Title: Core-collapse supernova progenitor constraints using the spatial distributions of massive stars in local galaxies
Authors: T. Kangas, L. Portinari, S. Mattila, M. Fraser, E. Kankare, R. G. Izzard, P. James, C. González-Fernández, J. R. Maund, A. Thompson
First Author’s Institution: University of Turku, Finland
Status: Accepted in Astronomy & Astrophysics
Core-collapse supernovae mark the explosive deaths of massive stars in the night sky. These explosions come in a variety of forms: bright vs. dim, blue vs. red, dusty vs. “clean”, etc. Both the star which exploded and its surrounding environment affect the cosmic bomb we eventually observe safely from our telescopes.
Living in a Bubble
This complex tale of how a star’s life affects the basic properties of its supernova is still a mystery. Often we are not lucky enough to get an image of the star, or the supernova’s progenitor, before its death. Instead, astronomers need indirect evidence to understand a progenitor’s properties, such as observing the progenitor’s stellar neighbors or the properties of its galactic home. Today’s paper uses one form of indirect evidence, the H-alpha flux, to better constrain the progenitor properties of different types of supernovae.
What exactly does the H-alpha line, a specific atomic transition in hydrogen, tell us about progenitor stars? Young, massive stars ionize neutral hydrogen in their surrounding environment, creating hot bubbles known as H II regions. Many factors affect the brightness of the H-alpha flux emitted by this H II region, but the authors hope that the H-alpha flux will track the different stars in a statistical sense. Their aim is to compare the H-alpha flux of different progenitor classes to that of different supernovae classes. An image of the H-alpha maps vs. the cataloged stars is shown in Figure 1.
Queueing Up Stars
The authors examine two very different galaxies: the irregular dwarf Large Magellanic CLoud and the spiral M33. They aggregate a catalog of different types of evolved, massive stars within these galaxies, including the very blue Luminous Blue Variables (LBVs) and the cool red supergiants (RSGs), among other types. They smooth and rebin the H-alpha image of each galaxy into large pixels. They then sort these pixels from most luminous in H-alpha flux to least luminous, making note of which pixel each cataloged star resides in. The position each star occupies in this line of pixels is called the normalized cumulative rank (NCR).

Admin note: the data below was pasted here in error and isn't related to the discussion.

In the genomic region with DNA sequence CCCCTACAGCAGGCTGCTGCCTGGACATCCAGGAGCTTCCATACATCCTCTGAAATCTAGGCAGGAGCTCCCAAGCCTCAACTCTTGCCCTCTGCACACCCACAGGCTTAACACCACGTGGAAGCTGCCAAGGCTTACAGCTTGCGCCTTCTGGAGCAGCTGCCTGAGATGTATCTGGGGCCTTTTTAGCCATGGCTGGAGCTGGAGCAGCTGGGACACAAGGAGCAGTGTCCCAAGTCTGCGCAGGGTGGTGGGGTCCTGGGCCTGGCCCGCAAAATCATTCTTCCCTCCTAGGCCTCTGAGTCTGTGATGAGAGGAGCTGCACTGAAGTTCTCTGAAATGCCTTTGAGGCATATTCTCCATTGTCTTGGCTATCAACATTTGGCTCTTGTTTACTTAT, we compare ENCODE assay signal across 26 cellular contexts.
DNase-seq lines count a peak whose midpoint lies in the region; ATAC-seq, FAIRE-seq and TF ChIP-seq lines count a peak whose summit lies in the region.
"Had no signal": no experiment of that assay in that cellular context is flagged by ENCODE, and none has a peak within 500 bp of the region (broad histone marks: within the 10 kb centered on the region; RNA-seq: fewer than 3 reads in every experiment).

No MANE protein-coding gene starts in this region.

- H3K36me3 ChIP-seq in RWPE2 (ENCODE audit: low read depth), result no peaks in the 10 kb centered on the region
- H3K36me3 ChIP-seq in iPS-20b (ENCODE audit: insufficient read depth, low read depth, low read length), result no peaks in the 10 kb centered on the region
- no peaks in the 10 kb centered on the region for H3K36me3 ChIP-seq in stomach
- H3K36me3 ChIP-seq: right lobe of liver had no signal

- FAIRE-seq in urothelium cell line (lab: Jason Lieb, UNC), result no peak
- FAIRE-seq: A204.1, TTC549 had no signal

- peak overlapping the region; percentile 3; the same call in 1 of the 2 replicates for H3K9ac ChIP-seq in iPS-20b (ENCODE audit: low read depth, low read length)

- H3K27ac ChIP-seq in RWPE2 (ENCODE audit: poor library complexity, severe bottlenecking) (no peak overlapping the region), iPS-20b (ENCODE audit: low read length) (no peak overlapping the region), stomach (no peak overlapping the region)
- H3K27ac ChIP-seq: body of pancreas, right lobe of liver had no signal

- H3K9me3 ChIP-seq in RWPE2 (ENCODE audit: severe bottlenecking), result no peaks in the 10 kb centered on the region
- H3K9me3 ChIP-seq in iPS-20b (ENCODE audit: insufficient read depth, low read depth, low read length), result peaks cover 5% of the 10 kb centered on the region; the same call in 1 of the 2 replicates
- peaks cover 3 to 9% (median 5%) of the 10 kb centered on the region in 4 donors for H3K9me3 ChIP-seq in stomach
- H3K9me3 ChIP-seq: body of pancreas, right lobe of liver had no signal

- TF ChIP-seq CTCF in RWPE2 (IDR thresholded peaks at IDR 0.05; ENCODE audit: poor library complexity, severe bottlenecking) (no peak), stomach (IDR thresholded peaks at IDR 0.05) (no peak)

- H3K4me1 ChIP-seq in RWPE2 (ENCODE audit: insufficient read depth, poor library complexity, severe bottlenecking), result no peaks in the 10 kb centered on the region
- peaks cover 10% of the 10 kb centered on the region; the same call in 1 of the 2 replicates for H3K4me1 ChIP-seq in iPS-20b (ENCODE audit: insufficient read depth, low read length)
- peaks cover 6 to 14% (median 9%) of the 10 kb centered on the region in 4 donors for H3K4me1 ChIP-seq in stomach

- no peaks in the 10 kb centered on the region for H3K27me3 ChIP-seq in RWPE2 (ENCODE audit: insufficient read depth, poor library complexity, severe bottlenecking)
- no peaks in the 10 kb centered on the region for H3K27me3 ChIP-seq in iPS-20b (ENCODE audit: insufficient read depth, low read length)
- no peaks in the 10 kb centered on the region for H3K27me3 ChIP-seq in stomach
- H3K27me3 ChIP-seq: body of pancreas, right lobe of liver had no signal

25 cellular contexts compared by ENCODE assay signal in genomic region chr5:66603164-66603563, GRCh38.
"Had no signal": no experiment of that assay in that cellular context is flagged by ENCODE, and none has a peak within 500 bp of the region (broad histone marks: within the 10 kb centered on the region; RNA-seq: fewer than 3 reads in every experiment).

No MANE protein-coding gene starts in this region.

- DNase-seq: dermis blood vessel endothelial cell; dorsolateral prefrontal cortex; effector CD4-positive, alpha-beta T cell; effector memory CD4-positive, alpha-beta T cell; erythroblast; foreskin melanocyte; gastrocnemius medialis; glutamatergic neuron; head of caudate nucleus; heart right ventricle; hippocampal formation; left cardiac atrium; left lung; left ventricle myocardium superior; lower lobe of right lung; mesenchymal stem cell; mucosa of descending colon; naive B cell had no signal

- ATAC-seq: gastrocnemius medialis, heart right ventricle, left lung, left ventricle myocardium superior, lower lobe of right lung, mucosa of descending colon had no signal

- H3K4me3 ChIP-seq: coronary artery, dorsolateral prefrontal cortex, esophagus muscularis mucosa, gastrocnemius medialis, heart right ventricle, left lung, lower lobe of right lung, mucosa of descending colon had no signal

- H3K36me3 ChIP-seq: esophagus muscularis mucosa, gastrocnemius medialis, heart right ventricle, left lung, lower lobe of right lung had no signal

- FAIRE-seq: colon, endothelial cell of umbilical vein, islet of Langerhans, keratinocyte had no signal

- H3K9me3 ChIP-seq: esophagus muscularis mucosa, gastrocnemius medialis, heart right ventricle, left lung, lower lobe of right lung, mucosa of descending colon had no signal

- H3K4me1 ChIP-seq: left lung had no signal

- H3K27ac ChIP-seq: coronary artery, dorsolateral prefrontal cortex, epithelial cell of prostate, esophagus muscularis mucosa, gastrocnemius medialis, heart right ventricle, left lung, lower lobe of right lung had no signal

With distributions of NCRs for many classes of stars in hand, the team then asks the statistical question: Do any of these distributions match any of the distributions of different supernovae classes? For example, does the distribution of LBVs look similar to the distribution of dusty supernovae (Type IIn supernovae)? If they do look similar, it implies that LBVs are the progenitors of Type IIn supernovae.
Many of their results reaffirm our previous beliefs about supernovae, giving credence to their technique. For example, supernovae which stay decay very slowly (Type IIP supernovae) come from progenitors with thick hydrogen envelopes—the red supergiants. However, the authors surprisingly found that supernovae engulfed in dusty environments (Type IIn supernovae) did not seem to match the population of their candidate progenitors—the LBVs! Instead, the Type IIn supernovae appear to come from lower mass stars. More detailed studies are necessary to confirm this finding, but expanded studies using the authors’ technique might untangle more knots in the raveled story of supernovae progenitors.